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Posted on Tue, Mar. 26, 2002 story:PUB_DESC
Reactor's acid leak years old
Trouble at Davis-Besse nuclear plant may have started 8 years ago, report says

Beacon Journal business writer

Damage at the Davis-Besse nuclear power plant was caused by acid that started leaking as long as eight years ago onto the reactor vessel head, a preliminary report from FirstEnergy Corp. says.

In addition, power plant operators didn't recognize a number of small signs that, when taken collectively, would have alerted them to the fact that boric acid was eating through the 6 inches of carbon steel that makes up the 150-ton safety device that covers the radioactive fuel core, the report shows.

But those signs now may help the nation's 68 other nuclear power plants of similar design tell if they also have acid corrosion problems. The Davis-Besse damage has drawn widespread industry attention.

Plant staff and management did not understand the significance of dry boric acid deposits on top of the Davis-Besse vessel head or realize it was the result of significant corrosion. Those were among the findings in the five-page report by FirstEnergy scientists and engineers.

Plant operators also were hindered by the design of the vessel head, which made it difficult to do thorough cleaning and inspections. Radiation exposure, high temperatures and insulation that covers the vessel head also hid the problem, the report said.

FirstEnergy yesterday released a draft of a report showing what a team of experts believes to be the root cause of the damage at the now shut down power plant in Oak Harbor, about 25 miles east of Toledo. The plant was shut down on Feb. 16 for refueling and a safety inspection that subsequently led to the discovery of two acid-caused cavities.

``It doesn't appear it will have an impact on making a repair,'' plant spokesman Richard Wilkins said of the report. ``I'm saying that with a caveat, that this is a preliminary report.''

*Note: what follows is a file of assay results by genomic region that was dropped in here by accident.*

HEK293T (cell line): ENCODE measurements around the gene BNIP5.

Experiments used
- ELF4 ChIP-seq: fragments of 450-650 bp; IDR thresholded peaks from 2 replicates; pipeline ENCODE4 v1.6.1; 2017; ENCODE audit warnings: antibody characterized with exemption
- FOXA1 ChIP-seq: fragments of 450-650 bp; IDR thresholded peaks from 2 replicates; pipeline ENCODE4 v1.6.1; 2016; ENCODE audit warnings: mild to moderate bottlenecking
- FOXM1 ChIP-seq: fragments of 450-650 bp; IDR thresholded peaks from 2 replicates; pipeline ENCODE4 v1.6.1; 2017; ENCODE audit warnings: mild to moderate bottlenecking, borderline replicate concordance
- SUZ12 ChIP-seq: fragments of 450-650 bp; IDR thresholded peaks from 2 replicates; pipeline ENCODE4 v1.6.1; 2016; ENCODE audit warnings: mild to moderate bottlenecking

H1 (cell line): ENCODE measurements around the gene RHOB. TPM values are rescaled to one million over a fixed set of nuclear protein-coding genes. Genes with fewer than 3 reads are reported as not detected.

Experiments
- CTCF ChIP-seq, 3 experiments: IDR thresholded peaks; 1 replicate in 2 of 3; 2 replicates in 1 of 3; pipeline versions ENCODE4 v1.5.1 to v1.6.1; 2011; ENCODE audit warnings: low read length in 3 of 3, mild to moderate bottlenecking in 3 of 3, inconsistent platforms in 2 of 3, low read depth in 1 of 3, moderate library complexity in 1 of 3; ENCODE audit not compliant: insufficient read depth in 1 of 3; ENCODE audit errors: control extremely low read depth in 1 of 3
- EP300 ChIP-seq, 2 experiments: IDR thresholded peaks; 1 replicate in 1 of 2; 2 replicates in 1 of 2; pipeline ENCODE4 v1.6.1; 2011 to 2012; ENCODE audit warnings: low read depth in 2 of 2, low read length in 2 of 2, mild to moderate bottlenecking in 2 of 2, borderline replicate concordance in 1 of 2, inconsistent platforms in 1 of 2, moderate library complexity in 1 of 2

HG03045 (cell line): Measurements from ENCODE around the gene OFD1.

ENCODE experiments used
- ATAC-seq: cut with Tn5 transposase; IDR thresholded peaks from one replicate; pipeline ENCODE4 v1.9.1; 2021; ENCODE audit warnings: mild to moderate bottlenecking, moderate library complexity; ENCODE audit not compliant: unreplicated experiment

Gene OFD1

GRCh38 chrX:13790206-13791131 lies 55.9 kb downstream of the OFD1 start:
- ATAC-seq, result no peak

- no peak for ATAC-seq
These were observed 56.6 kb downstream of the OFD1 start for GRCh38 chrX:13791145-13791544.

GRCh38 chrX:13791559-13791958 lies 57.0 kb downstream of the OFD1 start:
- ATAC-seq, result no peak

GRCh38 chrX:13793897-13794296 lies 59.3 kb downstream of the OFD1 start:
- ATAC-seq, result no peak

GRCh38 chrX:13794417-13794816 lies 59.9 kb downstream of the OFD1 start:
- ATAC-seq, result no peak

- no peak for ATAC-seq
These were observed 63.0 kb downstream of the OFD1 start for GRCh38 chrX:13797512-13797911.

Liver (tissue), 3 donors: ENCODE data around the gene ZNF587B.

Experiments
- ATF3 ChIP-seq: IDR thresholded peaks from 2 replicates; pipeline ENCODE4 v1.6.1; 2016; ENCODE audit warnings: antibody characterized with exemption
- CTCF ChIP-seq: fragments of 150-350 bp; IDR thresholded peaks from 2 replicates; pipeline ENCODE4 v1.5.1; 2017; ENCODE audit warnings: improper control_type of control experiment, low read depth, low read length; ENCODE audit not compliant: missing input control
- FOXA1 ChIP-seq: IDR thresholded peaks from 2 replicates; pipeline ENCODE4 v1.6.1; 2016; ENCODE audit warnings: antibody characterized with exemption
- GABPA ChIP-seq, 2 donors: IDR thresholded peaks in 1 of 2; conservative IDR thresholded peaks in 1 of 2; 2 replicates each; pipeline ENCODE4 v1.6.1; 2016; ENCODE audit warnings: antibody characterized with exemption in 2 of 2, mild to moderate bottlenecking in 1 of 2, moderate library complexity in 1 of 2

The Akron utility is making plans to repair the vessel head at a cost of between $5 million and $10 million, and hopes to get the plant restarted no later than the end of June. The Nuclear Regulatory Commission has to approve any repairs, and could instead order that the damaged part be replaced, a process that would delay restarting Davis- Besse by two years.

Should the NRC allow the vessel head to be repaired, FirstEnergy would modify its inspection and maintenance programs for the reactor vessel head, taking into account the new information in the report, Wilkins said.

FirstEnergy decided several years ago not to make modifications to the vessel head that would have made cleaning and inspections easier, knowing that it was going to replace the vessel head in 2004, Wilkins said. The report said FirstEnergy's decision to defer making those modifications contributed to the damage.

The report said evidence shows boric acid began leaking out of a device called a control rod nozzle between four and eight years ago. Five of the vessel head's 69 nozzles, which run through the top of the reactor vessel head, were found to be cracked. Three of those nozzles had cracks that went all the way through the walls.

Boric acid, which makes up the reactor coolant, leaked through the nozzles and began to corrode the vessel head's 6-inch-thick carbon steel exterior along two of the cracked nozzles.

Acid ate through all 6 inches of carbon steel at what is called Nozzle #3, stopping only when it hit a thin layer of stainless-steel cladding that lines the vessel head's interior. It's possible that the nozzle began developing hairline cracks as early as 1987, and that the cracks went all the way through the wall of the nozzle between 1994 and 1996, the investigation shows. Significant acid corrosion was happening by 1998, the investigators conclude.

Acid also created a much smaller cavity at Nozzle # 2.

Boric acid has been known to leak from other parts on the reactor vessel called flanges -- it's an industrywide problem -- and kept them from suspecting additional acid leaks from the cracked nozzles, the report says.

Monitoring equipment in the containment building that holds the reactor detected such things as boric acid, iron oxide (rust) and moisture, ``but no collective significance was recognized. However, it is not clear if these could have led to the discovery of the problem on the (reactor) head in time to prevent significant damage,'' the report says.

It will be at least a week before a final root cause analysis report is done and submitted to the NRC, Wilkins said.

Investigators need to pull out and examine Nozzle #2 where the smaller cavity was found, he said. That won't happen for another week or two, he said.

If the acid had eaten all the way through the reactor vessel head, a ``loss of coolant'' accident would have occurred. That's when coolant spews out into the large containment chamber that surrounds the reactor. Safety systems would have shut down the reactor immediately, with no leak of radioactivity into the environment, officials have said.

Jim Mackinnon can be reached at 330-996-3544 or
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